The final and certainly one of the most significant reforms established by the G20 leaders, and subsequently in Dodd-Frank, relates to capital and margin requirements for non-centrally cleared swaps.17 In 2011, the G20 added requirements for margin, which is a form of collateral, for non-centrally cleared swaps to the list of post-crisis financial reforms.18 Capital and margin requirements serve distinct purposes, and seek to fulfill unique policy objectives.

Capital serves as a loss absorbency mechanism in times of extreme market stress. Conversely, margin is a more targeted tool aimed at reducing systemic risk by directly making a defaulting counterparty responsible for its own losses. In addition to reduction of systemic risk, margin requirements are also intended to promote central clearing.

The CFTC has completed its margin rules, but has yet to finalize capital requirements for the swap dealers who are not prudentially regulated. Under Dodd-Frank, prudentially regulated swap dealers, like national banks, are subject to capital and margin rules established by their prudential regulators.19 As important as both capital and margin requirements are to reduction of systemic risk, loss absorbency, and promotion of central clearing, there are equally important risks and unintended consequences if the capital and margin levels are not applied appropriately.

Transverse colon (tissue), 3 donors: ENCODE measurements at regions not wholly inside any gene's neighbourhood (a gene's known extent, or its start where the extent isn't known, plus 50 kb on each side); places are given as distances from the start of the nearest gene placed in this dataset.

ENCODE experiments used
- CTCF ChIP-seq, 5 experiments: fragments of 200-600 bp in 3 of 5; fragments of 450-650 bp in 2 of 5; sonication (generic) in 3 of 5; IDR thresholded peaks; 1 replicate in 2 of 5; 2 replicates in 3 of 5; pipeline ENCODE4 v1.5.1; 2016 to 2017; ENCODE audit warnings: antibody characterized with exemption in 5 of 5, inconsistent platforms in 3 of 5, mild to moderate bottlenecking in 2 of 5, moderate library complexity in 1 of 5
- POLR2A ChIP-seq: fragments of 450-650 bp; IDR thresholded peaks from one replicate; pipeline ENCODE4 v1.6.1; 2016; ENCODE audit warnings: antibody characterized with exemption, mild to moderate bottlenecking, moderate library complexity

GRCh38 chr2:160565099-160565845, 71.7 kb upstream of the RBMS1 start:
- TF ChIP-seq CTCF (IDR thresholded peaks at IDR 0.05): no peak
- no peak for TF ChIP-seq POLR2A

Regulators must continually monitor market ecosystems to ensure that regulations, including capital and margin requirements, are properly set to ensure market resiliency, safety, and liquidity at times of market stress. These key reforms have resulted in safer markets, and decreases in liquidity may be an outcome, but that should not deter regulators from continually monitoring market health to ensure commercial end-users have access to these critical business risk management tools.

Thinking Ahead with Some Perspective

Given the complexity and breadth of the issues I just raised, some of you may wonder how the Commission would have any available resources to focus on countless other equally important matters. It’s a good question, and undoubtedly a big challenge. But, there are many other hugely important issues that the CFTC’s expert staff tackle on a daily basis. With that said, before I conclude, I would like to briefly highlight three key issues: enforcement, international coordination, and cyber and technology.